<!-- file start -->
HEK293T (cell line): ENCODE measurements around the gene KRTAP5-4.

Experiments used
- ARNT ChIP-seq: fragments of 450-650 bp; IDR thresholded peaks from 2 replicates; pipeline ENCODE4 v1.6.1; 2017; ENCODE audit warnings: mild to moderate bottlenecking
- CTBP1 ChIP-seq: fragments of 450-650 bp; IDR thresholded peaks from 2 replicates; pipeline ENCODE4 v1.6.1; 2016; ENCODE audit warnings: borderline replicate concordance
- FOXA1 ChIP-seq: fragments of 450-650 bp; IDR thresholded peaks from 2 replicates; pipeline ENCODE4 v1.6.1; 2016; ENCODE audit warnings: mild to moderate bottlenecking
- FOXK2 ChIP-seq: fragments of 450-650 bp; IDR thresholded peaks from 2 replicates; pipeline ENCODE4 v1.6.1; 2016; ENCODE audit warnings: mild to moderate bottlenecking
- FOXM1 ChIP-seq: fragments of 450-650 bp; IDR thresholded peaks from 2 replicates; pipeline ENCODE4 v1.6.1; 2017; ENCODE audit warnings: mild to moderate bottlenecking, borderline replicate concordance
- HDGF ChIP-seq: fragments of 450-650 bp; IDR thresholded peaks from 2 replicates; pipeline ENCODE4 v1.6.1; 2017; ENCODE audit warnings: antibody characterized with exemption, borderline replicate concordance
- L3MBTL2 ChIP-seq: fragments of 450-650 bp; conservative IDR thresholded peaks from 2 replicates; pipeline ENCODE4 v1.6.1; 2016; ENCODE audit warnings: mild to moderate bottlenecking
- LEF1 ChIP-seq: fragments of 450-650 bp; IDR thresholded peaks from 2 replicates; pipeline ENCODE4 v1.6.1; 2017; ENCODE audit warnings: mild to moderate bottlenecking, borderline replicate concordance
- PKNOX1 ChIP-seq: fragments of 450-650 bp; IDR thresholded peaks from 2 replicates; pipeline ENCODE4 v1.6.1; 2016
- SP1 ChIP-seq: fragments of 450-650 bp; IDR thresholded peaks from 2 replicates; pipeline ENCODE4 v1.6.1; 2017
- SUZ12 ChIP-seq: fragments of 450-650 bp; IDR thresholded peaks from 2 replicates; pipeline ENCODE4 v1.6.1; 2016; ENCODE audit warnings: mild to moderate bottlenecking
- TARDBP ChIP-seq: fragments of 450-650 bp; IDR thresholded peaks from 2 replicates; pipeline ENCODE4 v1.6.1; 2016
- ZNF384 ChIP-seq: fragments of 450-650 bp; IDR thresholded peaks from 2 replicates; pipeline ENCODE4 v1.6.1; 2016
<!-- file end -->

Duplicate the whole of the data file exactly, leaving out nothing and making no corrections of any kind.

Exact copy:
HEK293T (cell line): ENCODE measurements around the gene KRTAP5-4.

Experiments used
- ARNT ChIP-seq: fragments of 450-650 bp; IDR thresholded peaks from 2 replicates; pipeline ENCODE4 v1.6.1; 2017; ENCODE audit warnings: mild to moderate bottlenecking
- CTBP1 ChIP-seq: fragments of 450-650 bp; IDR thresholded peaks from 2 replicates; pipeline ENCODE4 v1.6.1; 2016; ENCODE audit warnings: borderline replicate concordance
- FOXA1 ChIP-seq: fragments of 450-650 bp; IDR thresholded peaks from 2 replicates; pipeline ENCODE4 v1.6.1; 2016; ENCODE audit warnings: mild to moderate bottlenecking
- FOXK2 ChIP-seq: fragments of 450-650 bp; IDR thresholded peaks from 2 replicates; pipeline ENCODE4 v1.6.1; 2016; ENCODE audit warnings: mild to moderate bottlenecking
- FOXM1 ChIP-seq: fragments of 450-650 bp; IDR thresholded peaks from 2 replicates; pipeline ENCODE4 v1.6.1; 2017; ENCODE audit warnings: mild to moderate bottlenecking, borderline replicate concordance
- HDGF ChIP-seq: fragments of 450-650 bp; IDR thresholded peaks from 2 replicates; pipeline ENCODE4 v1.6.1; 2017; ENCODE audit warnings: antibody characterized with exemption, borderline replicate concordance
- L3MBTL2 ChIP-seq: fragments of 450-650 bp; conservative IDR thresholded peaks from 2 replicates; pipeline ENCODE4 v1.6.1; 2016; ENCODE audit warnings: mild to moderate bottlenecking
- LEF1 ChIP-seq: fragments of 450-650 bp; IDR thresholded peaks from 2 replicates; pipeline ENCODE4 v1.6.1; 2017; ENCODE audit warnings: mild to moderate bottlenecking, borderline replicate concordance
- PKNOX1 ChIP-seq: fragments of 450-650 bp; IDR thresholded peaks from 2 replicates; pipeline ENCODE4 v1.6.1; 2016
- SP1 ChIP-seq: fragments of 450-650 bp; IDR thresholded peaks from 2 replicates; pipeline ENCODE4 v1.6.1; 2017
- SUZ12 ChIP-seq: fragments of 450-650 bp; IDR thresholded peaks from 2 replicates; pipeline ENCODE4 v1.6.1; 2016; ENCODE audit warnings: mild to moderate bottlenecking
- TARDBP ChIP-seq: fragments of 450-650 bp; IDR thresholded peaks from 2 replicates; pipeline ENCODE4 v1.6.1; 2016
- ZNF384 ChIP-seq: fragments of 450-650 bp; IDR thresholded peaks from 2 replicates; pipeline ENCODE4 v1.6.1; 2016